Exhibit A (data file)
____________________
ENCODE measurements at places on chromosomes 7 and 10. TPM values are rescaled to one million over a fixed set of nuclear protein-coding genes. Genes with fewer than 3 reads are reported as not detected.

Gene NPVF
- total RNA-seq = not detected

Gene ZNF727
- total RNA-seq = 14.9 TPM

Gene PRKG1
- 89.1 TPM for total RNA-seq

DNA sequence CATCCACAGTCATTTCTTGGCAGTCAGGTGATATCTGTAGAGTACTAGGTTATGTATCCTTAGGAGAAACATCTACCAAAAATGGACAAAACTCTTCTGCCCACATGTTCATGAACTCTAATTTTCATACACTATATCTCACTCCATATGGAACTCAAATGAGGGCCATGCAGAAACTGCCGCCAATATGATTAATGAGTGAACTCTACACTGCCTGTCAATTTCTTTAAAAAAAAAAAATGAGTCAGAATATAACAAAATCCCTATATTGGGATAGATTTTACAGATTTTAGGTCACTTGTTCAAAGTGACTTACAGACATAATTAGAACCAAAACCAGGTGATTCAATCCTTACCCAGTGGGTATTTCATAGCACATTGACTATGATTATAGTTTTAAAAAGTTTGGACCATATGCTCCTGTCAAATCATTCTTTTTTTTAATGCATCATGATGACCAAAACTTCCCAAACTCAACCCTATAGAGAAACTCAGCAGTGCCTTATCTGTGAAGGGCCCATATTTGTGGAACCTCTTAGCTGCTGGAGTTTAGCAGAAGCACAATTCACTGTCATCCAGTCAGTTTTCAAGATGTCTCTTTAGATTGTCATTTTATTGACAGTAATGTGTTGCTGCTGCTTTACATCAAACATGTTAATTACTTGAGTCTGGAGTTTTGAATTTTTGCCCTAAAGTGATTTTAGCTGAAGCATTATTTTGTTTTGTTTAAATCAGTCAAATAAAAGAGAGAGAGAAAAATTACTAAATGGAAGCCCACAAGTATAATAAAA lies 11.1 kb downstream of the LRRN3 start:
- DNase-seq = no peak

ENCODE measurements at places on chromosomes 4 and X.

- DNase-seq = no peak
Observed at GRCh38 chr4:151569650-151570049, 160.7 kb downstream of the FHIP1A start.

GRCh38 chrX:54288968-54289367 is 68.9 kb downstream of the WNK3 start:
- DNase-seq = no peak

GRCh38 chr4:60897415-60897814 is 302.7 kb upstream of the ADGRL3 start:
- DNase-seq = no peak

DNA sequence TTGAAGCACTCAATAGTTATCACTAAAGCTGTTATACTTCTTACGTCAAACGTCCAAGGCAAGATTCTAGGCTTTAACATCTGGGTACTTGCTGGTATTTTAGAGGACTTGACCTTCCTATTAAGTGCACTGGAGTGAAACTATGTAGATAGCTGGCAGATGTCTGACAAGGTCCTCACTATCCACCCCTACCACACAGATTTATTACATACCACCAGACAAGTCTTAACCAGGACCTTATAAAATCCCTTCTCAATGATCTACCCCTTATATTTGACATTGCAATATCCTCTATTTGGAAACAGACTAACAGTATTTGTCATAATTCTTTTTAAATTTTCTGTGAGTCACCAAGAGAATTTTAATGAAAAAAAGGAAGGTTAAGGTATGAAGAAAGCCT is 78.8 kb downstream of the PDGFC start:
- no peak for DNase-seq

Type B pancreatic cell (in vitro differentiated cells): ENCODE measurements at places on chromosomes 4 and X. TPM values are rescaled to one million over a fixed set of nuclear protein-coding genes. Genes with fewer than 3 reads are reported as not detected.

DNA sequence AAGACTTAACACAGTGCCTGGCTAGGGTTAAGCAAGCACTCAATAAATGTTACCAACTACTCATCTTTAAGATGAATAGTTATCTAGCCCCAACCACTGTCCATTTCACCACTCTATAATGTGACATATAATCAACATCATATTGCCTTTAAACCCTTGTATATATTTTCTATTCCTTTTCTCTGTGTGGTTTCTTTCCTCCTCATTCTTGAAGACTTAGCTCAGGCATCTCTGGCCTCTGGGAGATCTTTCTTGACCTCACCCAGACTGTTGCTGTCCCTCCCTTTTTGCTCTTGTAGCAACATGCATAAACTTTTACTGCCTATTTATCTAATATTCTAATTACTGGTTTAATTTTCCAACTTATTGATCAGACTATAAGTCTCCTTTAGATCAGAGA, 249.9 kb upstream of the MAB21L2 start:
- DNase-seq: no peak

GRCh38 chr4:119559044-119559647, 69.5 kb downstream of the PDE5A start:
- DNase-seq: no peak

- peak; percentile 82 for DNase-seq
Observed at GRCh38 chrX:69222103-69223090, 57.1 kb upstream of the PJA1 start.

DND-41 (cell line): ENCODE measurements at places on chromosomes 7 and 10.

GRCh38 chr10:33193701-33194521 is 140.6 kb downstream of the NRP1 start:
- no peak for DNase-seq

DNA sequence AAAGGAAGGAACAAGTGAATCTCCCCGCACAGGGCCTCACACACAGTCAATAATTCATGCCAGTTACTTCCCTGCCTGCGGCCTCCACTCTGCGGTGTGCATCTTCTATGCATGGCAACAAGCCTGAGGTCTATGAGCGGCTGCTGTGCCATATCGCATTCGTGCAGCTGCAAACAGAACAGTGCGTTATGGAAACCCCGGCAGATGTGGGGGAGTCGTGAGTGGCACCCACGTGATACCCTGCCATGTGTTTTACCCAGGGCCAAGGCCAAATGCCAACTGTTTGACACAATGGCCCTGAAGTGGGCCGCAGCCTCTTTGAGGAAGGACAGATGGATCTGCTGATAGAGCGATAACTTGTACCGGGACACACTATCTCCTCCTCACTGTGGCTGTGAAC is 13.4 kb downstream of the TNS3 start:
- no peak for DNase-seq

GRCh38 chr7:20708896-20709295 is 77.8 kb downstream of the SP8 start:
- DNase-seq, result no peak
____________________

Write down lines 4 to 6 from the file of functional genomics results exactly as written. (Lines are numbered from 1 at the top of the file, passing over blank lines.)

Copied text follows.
Gene ZNF727
- total RNA-seq = 14.9 TPM

Gene PRKG1